Russian state pension fund to use Blockchain for labor contracts


The Russian state pension fund (PFR), the country's largest social service, recently suggested implementing blockchain technology in labor relations, according to Izvestiya, on Wednesday 29 August, citing the press center of the organization.

introduce smart contracts to be used as employment contracts between employers and employees. Such agreements could be stipulated in one of the many state units that provide public services – the network that covers up to 97% of the population of Russia.

Officials told reporters that they hope that blockchain technology, as used in the scheme, would help avoid unnecessary paperwork and reduce costs for storing and maintaining an enormous amount of data. According to reports, officials believe the new system will protect citizens from "negligent employers who violate existing legislation when contracts are signed", emphasizes the fund's press center.

Statistics on the state labor inspectorate quoted by Izvestiya show that more than 465,000 Russian citizens have claimed their work rights have been violated in 2017. In this regard, officials have imposed fines of over 20 billion rubles (about $ 293 million).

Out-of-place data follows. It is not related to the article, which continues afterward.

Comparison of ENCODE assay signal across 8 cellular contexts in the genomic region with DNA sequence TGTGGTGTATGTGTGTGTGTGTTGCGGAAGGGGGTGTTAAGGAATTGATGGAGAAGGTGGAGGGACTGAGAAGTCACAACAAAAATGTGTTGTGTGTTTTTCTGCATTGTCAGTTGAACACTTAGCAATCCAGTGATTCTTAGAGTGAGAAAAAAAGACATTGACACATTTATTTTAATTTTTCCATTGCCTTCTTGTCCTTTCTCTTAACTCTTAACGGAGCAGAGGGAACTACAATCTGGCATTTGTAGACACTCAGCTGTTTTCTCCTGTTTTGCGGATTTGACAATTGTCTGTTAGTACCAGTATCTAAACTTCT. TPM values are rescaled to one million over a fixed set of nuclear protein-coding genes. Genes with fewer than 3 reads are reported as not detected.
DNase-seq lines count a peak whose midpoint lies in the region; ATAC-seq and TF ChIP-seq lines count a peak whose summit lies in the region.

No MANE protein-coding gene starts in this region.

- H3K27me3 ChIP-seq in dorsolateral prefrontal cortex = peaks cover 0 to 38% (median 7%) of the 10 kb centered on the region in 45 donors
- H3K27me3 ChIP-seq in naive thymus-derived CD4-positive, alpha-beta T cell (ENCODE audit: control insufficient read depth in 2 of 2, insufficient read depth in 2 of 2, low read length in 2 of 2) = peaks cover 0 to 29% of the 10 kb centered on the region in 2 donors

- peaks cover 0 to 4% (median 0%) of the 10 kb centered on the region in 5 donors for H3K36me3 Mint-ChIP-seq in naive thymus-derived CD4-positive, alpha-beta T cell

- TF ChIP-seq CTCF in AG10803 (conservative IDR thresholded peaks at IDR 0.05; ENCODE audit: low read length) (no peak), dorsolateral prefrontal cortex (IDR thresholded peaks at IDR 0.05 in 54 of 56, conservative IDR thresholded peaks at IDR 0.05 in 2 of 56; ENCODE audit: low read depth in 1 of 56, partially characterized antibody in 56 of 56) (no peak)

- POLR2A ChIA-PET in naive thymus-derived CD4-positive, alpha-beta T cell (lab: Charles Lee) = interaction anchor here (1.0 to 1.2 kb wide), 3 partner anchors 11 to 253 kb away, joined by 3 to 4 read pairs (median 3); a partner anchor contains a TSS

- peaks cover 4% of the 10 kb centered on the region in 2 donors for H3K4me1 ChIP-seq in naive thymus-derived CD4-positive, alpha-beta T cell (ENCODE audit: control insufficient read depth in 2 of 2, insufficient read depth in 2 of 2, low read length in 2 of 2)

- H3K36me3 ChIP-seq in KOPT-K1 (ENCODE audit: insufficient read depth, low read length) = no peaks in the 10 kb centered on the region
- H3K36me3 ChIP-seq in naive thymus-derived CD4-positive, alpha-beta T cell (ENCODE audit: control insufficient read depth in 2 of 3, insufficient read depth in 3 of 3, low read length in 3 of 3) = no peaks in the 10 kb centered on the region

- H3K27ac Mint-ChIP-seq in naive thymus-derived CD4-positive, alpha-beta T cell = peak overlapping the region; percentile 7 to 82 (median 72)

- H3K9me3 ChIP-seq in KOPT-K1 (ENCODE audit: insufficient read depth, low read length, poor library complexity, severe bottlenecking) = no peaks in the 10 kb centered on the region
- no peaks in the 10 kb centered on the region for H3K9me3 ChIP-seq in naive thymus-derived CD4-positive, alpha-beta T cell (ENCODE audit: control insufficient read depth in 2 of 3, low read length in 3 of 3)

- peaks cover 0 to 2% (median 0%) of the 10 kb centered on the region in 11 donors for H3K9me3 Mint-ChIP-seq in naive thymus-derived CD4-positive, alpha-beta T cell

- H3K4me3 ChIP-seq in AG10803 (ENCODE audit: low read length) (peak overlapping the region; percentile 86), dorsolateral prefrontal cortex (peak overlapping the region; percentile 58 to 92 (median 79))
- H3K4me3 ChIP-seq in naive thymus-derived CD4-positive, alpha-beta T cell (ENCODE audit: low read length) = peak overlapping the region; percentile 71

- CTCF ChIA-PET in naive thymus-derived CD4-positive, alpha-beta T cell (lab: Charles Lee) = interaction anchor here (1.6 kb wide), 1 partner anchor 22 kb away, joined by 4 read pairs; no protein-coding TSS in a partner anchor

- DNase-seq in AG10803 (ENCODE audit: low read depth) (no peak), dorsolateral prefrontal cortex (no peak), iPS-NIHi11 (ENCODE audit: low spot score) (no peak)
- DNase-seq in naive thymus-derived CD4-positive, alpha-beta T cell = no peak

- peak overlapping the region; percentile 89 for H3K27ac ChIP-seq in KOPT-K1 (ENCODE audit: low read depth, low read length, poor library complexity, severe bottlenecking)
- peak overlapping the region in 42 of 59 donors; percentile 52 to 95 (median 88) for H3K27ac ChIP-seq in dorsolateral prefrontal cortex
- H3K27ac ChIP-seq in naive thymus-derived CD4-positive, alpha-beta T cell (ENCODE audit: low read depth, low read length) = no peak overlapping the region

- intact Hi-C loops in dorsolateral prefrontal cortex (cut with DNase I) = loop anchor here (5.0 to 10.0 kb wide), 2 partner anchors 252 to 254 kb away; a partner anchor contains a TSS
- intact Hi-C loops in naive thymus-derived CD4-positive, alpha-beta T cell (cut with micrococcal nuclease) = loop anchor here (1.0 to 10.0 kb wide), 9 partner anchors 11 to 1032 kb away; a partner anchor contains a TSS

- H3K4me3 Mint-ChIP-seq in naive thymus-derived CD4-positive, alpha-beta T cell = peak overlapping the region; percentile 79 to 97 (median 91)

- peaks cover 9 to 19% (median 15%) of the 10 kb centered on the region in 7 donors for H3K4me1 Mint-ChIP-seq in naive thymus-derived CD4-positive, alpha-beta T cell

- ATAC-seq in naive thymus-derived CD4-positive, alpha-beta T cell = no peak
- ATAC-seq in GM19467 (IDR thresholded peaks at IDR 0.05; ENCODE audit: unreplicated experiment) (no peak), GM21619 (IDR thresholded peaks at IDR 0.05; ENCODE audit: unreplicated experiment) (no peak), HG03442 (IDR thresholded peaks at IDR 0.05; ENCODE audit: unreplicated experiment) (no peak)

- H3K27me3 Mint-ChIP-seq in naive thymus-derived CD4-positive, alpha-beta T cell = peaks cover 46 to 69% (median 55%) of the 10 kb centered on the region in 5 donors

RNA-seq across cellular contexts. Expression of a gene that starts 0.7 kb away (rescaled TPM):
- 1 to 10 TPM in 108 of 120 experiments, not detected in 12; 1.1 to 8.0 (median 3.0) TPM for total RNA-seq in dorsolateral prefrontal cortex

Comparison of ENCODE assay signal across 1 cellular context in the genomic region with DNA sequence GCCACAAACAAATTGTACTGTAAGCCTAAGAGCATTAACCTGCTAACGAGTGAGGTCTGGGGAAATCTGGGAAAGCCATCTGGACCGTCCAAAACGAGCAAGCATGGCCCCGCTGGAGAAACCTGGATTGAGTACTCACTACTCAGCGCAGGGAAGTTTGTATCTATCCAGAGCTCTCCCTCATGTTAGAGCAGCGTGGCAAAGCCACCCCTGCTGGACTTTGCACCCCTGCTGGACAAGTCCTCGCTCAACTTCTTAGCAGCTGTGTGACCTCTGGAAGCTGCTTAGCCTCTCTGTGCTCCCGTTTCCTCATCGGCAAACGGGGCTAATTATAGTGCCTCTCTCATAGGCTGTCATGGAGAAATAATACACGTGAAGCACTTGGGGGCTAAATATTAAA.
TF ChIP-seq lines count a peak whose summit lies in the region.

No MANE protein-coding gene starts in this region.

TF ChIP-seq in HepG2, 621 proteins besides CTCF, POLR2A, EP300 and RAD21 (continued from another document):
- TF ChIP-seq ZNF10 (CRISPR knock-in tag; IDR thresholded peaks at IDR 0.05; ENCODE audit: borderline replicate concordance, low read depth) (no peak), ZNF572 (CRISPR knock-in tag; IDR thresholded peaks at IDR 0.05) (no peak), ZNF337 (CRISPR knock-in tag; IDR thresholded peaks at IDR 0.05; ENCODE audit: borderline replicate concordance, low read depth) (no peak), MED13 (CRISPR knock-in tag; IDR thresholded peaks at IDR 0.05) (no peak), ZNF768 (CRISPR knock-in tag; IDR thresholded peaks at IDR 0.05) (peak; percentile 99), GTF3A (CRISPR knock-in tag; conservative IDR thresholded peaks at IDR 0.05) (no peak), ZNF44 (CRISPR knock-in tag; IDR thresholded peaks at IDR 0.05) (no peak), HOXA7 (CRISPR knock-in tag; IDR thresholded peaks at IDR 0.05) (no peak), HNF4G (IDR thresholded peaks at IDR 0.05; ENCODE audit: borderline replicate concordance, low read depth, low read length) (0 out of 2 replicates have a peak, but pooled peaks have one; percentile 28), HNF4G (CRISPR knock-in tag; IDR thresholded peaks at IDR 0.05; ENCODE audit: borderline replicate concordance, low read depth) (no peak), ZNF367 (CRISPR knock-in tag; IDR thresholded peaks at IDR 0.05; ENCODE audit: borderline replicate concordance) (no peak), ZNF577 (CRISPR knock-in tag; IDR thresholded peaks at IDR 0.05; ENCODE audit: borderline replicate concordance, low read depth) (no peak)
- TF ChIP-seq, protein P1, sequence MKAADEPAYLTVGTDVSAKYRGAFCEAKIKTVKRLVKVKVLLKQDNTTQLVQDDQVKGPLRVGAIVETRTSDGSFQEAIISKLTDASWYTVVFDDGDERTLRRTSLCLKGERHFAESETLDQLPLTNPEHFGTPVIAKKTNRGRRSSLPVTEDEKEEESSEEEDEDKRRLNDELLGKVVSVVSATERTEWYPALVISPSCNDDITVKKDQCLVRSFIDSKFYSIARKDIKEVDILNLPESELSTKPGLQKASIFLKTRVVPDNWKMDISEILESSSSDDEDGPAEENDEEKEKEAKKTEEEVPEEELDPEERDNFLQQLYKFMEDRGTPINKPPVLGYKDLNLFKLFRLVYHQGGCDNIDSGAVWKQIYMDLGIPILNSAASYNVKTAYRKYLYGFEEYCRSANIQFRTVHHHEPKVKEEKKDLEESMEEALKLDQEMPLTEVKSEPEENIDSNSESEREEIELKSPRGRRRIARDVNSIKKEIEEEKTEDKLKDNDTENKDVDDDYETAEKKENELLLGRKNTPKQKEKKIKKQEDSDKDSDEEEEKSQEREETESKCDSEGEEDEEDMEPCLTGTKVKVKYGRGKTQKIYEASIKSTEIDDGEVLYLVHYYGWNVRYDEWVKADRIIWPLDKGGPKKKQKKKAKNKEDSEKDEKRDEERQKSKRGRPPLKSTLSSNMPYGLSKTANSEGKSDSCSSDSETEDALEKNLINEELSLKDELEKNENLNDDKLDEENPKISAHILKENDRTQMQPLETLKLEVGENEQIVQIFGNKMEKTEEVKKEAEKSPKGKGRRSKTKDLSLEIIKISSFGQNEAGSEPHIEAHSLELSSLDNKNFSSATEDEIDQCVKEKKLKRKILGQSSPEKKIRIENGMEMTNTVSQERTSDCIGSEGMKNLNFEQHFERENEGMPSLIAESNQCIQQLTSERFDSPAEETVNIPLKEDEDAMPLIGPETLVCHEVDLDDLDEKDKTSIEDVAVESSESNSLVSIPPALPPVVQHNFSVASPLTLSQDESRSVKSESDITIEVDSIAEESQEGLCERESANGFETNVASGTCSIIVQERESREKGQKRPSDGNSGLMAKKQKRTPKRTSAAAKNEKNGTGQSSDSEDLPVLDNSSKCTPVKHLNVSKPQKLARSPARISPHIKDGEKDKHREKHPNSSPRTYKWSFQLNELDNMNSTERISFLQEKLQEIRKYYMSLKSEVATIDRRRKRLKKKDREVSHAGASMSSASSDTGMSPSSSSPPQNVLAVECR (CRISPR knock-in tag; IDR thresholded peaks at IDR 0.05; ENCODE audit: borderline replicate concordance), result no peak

Russia is currently taking many steps to reorganize its labor industry. As the local TASS news agency noted today, Russian Prime Minister Dmitry Medvedev recently offered to archive all online employment records from 2020. All the necessary data will be shared with the PFR, Tass reports.

The PFR's decision to become a blockchain comes in the background of a radical pension reform that the Russian government introduced in mid-2018. Officials initially offered to increase the minimum retirement age for women up to 63 years (from the current 55 years) by 2034 and for men up to 65 years (from the current 60 years) by 2028.

In the broader context of pressure from US and European economic sanctions against Russia, reforms pensions have triggered strong backlashes in the country. After Russia's largest cities protested against the reforms proposed in July, Russian President Vladimir Putin announced in a speech today that the government plans to change the reform.

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